Intravenous ibuprofen appears to offer no analgesic or bleeding-related benefit over intravenous ketorolac in elective primary or repeat Caesarean delivery, according to a study presented here at ANESTHESIOLOGY 2015, the Annual Meeting of the American Society of Anesthesiologists (ASA).
“We expected less bleeding with ibuprofen than ketorolac based on the degree to which each drug inhibits [cyclooxygenase] -1 and -2,” said lead investigator Dmitri Chamchad, MD, Lankenau Institute of Medical Research, Wynnewood, Pennsylvania. “However, we saw no signal of a clinically relevant difference in bleeding.”
The peripheral anti-inflammatory effects of intravenous non-steroidal anti-inflammatory drugs (NSAIDs) may augment their analgesic effects. Over the last 10 years intravenous ibuprofen has become almost as commonly used as intravenous ketorolac.
Although controlled studies have documented the efficacy and safety of intravenous ibuprofen, ketorolac and ibuprofen differ in their inhibitory effects on cyclooxygenase (COX) isoforms 1, 2, and 3. Also, there are concerns about neonatal NSAID exposure via breastfeeding, which has led some caregivers to avoid giving ketorolac altogether after C-section.
Dr. Chamchad and colleagues hypothesised that patients undergoing elective primary or repeat C-section who received postoperative intravenous ibuprofen would need less rescue analgesia than those receiving intravenous ketorolac.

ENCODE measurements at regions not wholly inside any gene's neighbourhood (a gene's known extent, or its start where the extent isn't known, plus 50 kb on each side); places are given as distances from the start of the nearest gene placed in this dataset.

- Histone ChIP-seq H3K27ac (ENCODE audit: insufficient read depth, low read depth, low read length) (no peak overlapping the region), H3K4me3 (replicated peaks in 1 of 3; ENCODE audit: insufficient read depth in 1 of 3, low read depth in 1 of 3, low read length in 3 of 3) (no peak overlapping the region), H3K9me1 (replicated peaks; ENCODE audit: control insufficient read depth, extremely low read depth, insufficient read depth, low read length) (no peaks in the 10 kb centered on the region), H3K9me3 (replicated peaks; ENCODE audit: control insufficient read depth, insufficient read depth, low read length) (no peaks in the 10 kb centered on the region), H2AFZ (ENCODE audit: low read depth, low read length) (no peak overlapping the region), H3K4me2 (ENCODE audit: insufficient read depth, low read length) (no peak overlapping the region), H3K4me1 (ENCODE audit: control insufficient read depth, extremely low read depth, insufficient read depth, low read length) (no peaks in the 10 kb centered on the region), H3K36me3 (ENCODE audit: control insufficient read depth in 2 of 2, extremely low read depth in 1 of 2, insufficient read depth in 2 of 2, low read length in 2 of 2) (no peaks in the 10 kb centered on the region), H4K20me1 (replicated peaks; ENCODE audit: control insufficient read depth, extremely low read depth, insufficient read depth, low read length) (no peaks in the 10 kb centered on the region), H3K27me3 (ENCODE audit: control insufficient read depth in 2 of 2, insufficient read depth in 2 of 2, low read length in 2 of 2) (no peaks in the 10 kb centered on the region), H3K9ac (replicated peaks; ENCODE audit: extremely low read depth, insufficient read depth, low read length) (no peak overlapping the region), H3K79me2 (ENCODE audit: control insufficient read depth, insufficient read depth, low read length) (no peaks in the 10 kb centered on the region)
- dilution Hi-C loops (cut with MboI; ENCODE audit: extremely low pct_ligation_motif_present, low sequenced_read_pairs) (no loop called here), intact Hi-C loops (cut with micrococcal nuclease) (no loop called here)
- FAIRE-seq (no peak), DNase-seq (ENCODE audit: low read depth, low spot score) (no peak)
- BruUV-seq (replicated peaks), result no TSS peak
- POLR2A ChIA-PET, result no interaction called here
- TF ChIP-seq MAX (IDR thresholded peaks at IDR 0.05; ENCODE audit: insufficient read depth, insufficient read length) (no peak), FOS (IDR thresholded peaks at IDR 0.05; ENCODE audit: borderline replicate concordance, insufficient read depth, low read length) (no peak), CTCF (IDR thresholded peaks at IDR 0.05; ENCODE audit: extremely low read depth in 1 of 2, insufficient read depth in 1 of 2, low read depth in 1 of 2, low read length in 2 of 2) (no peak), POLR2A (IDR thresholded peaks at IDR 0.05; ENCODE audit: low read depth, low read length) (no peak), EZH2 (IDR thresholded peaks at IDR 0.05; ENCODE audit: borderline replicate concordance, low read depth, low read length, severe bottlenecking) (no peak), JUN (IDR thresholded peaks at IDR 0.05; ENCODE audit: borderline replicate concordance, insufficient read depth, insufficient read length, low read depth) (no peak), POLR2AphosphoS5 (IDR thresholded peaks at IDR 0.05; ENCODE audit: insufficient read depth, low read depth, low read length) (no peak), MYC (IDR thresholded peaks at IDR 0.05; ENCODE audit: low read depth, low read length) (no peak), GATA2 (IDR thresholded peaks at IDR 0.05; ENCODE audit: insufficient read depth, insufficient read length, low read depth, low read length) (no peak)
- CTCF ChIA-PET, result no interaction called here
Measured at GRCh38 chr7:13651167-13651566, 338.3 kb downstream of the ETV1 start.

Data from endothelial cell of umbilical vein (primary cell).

The researchers randomised 48 women scheduled for elective primary or repeat C-sections to 4 intravenous doses of either ibuprofen 800 mg or ketorolac 30 mg every 6 hours beginning just after C-section conducted with subarachnoid bupivacaine 12.5 mg, fentanyl 10 mcg, and morphine 0.2 mg, and no other intra-operative analgesic.
There was no difference between the groups in preoperative, postoperative, or perioperative decreases in haemoglobin or haematocrit values. There was also no difference in perioperative fluid administration, and no patient received a transfusion.
The groups also showed a similar number of patient-controlled analgesia requests and hydromorphone doses.
There were no adverse effects of any kind during the study period, including allergic reactions or gastrointestinal ulcers or perforations.
Dr. Chamchad said the current results point to a low likelihood of a larger cohort demonstrating superiority of ibuprofen. However, they are planning to compare intravenous acetaminophen to intravenous ketorolac in a similar setting.
[Presentation title: A Randomized Double-blind Comparison of IV Ibuprofen vs IV Ketorolac to Prevent Postoperative Pain After Elective Cesarean Section. Abstract A3110]